Absurdly Driven looks at the world of business with a skeptical eye and a firmly rooted tongue in cheek. 

As you walk down the aisle to your seat at the back of the plane, the fancier seats are often already occupied.

They get on first. They might even already be clutching a drink, while you're clutching your oversized carry-on, hoping there'll still be space in the overhead bin.

It seems, though, that if you've flown American Airlines lately those fancier seats might not be filled with fancier paying customers.

In a meeting with employees last week captured by View From The Wing's Gary Leff, American Airlines president Robert Isom bemoaned the state of the airline's higher-end business.

"We're not driving in terms of premium revenue at the same pace as we had in the prior year," he said.

He actually described Delta as one of the "industry leaders," which suggests he knows that American is lagging.

Naturally, there are several potential reasons why this might have happened.

American's actual product is inconsistent. You can fly First Class on an important route and it approaches something you might expect as First Class

Or you can fly a lesser route and discover, as I did, something of a mess. Especially when compared to JetBlue's excellent Mint Class.

Leff suggests that American's frequent flyer program is not as competitive and that the airline has a poor service out of New York.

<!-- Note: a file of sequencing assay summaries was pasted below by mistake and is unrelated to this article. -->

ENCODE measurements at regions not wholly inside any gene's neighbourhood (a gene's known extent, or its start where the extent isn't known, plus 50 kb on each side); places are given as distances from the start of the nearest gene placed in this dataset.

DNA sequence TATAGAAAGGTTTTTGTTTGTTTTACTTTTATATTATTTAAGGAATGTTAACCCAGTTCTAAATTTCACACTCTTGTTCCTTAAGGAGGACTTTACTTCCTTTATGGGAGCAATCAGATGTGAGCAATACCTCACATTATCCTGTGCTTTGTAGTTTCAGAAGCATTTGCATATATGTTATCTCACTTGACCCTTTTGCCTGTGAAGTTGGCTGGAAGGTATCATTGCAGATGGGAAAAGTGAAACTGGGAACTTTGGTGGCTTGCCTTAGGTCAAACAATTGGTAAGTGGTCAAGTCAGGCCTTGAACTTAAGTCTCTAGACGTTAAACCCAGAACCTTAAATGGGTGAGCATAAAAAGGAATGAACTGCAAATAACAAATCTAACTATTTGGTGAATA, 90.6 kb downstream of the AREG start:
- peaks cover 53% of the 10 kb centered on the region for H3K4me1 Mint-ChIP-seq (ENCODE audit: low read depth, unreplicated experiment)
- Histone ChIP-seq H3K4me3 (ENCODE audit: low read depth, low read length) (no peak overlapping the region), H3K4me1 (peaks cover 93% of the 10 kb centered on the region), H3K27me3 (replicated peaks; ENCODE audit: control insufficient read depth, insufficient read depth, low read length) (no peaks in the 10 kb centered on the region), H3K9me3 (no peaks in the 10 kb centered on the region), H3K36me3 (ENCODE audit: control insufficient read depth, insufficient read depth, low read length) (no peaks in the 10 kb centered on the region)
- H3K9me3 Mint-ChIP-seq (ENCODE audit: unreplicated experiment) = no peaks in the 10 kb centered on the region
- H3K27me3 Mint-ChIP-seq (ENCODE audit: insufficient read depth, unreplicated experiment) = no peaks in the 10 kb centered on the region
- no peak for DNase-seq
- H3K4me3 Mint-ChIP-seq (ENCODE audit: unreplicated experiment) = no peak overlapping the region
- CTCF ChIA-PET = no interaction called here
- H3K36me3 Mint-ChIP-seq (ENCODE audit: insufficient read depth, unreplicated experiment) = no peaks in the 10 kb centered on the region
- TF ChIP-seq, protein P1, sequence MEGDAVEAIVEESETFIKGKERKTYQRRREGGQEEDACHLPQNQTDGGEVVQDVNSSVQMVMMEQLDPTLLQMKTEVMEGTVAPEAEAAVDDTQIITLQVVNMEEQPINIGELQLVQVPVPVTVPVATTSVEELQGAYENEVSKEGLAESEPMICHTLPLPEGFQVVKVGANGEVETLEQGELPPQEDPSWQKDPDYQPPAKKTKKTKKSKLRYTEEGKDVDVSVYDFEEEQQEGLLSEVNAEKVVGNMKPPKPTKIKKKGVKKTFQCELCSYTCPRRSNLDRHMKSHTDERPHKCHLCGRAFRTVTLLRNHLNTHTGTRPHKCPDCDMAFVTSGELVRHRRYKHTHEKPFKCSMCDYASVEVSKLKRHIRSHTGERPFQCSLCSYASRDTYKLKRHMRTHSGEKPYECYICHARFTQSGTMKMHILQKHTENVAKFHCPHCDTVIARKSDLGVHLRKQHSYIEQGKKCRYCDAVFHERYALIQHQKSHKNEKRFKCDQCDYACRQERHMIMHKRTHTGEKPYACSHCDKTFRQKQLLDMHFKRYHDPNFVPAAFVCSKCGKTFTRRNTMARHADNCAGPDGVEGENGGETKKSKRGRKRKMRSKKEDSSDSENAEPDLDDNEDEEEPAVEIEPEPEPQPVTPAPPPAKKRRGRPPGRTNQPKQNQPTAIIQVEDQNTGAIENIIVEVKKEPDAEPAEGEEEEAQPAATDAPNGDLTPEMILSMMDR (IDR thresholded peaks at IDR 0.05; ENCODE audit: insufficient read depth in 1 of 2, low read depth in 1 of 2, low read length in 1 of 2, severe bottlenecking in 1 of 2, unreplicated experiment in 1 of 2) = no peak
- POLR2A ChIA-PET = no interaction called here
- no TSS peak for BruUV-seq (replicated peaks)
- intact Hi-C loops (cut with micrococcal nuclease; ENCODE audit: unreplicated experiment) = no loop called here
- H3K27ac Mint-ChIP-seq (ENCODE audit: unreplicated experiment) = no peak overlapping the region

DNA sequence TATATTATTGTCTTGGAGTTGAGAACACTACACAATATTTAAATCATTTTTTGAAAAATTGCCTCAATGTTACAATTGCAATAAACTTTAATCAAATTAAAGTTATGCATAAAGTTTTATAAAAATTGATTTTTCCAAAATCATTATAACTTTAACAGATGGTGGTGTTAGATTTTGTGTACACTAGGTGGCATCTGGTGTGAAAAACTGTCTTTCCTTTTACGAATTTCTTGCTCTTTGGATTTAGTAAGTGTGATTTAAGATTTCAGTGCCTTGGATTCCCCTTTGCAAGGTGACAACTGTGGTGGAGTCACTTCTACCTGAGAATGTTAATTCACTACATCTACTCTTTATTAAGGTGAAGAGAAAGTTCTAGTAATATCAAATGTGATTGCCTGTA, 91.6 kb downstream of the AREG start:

To my mind, however, there's something greater. It's American's brand image.

The airline has been a little too open about how little it feels toward its passengers and customer service in general.

It has become the absolute symbol of stuffing more seats into planes, reducing legroom and removing seatback screens. 

Isom himself has confessed that American isn't interested in any passenger improvements unless it can make an immediate profit out of them.

What American seems not to grasp is that even First Class passengers react on an emotional level. Perhaps more so than those in the back who are more moved by price.

What's remarkable about the airline's new 737 MAX planes isn't merely that they have too many seats and bathrooms fit only for leprechauns

It's that First Class legroom has been reduced as well. 

The American brand has become one of naked nickel-and-diming at the expense of the airline's own brand value.

The simple truth is that Delta and Southwest have integrated their brand personality -- one that has at least some focus on customer service -- into their product offerings.

American and United haven't.

The difference is that United claims awareness of the problem, while American seems to see it less.

American doesn't seem to care -- or perhaps even understand -- what it means to make an airline feel desirable.

My sense is that the airline believes its powerful network, with strong hubs, will always prevail in the end.

Many of the touchy-feely stuff like atmosphere, customer service and tiny elements that surprise, are simply missing on American. 

Which makes the airline Generican.